The quest of defining the “American experience” admittedly is not an easy one. Trendy expatriates living in Paris between the world wars found this out early. Perhaps it was the utterly demanding nature of genuine introspection that led many of them home before Wall Street ever came close to crashing. Coming from the confident, booming United States of the Twenties, they rather flippantly ricocheted through life in Gay Paris until they had talked through endless nights, drunk themselves silly, painted grotesque portraits, written angry essays and finally slipped back to the U.S. with only somewhat clearer ideas of who they were as a people. The unruly children of an adolescent culture, they were the immature scouts of a nation only beginning to see itself as an entity separate from its roots.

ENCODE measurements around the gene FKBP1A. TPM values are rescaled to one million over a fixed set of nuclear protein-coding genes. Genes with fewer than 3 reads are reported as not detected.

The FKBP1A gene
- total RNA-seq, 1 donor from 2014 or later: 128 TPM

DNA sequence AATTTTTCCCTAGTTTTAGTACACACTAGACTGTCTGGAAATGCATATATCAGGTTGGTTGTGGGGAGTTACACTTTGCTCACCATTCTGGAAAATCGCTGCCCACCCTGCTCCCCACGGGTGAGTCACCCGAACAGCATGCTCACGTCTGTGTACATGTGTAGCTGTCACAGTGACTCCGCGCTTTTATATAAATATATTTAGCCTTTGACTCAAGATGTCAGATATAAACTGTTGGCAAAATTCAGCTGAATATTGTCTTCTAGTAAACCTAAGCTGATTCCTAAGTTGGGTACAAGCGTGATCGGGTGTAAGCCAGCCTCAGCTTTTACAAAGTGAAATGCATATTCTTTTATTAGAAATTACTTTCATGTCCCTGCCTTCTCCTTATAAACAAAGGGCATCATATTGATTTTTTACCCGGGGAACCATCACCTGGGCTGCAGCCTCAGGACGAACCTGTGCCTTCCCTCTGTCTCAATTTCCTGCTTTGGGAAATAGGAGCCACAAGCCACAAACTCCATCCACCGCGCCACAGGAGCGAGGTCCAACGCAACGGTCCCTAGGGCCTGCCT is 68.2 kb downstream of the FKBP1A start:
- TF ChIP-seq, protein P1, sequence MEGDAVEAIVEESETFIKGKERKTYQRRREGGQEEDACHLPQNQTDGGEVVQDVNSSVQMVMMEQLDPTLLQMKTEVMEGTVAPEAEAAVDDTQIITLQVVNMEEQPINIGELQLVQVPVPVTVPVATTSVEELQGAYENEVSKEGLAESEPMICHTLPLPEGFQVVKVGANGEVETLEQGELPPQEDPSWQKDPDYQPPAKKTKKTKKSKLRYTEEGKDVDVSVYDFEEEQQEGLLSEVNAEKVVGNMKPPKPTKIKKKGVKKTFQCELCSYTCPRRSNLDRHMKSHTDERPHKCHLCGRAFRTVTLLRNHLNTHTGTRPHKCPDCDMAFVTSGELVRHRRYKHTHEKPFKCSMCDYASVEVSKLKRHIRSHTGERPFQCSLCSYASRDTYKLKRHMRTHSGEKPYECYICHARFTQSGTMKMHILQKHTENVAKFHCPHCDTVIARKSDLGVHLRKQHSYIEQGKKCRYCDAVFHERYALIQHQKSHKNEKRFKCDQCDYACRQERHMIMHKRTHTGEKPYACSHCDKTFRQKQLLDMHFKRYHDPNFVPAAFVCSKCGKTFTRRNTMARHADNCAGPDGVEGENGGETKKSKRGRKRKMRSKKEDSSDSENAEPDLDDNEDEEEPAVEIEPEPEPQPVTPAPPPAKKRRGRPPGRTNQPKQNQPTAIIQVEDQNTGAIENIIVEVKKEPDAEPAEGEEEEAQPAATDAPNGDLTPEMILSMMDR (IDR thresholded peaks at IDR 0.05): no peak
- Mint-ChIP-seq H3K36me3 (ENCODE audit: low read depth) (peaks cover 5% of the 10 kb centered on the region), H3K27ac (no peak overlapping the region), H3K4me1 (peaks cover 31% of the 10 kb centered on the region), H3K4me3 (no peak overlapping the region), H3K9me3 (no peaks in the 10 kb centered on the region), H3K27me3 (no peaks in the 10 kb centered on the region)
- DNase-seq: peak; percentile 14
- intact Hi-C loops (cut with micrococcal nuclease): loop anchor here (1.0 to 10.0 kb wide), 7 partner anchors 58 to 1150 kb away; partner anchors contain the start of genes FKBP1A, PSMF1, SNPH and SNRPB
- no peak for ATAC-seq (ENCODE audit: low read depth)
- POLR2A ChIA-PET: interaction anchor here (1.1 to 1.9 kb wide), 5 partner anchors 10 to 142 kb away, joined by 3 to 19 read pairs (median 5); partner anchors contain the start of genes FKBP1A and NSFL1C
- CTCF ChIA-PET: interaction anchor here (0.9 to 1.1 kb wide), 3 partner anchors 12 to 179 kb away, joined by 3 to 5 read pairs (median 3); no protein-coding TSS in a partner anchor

More than the rebellious Bohemians who populated Paris to escape the stultifying blandness of Babbittry, more ordinary U.S. Americans who ventured into the world of the nineteen-thirties represented the mostly adult-life experiences of U.S. Americans abroad. While the expatriate cliques in 1920s Paris served as a rich introduction to U.S. culture as seen from a different perspective, their experiences were like the people who had them: unorthodox, unfocused and often tragically pathetic. In the sober face of Fascism, a worldwide Depression and the rumblings of another global war, however, the ante was upped and U.S. Americans living abroad had more pressing matters on their minds than which parties to attend, who was sleeping with whom, what writer was the latest rage and when to hold the next gallery opening.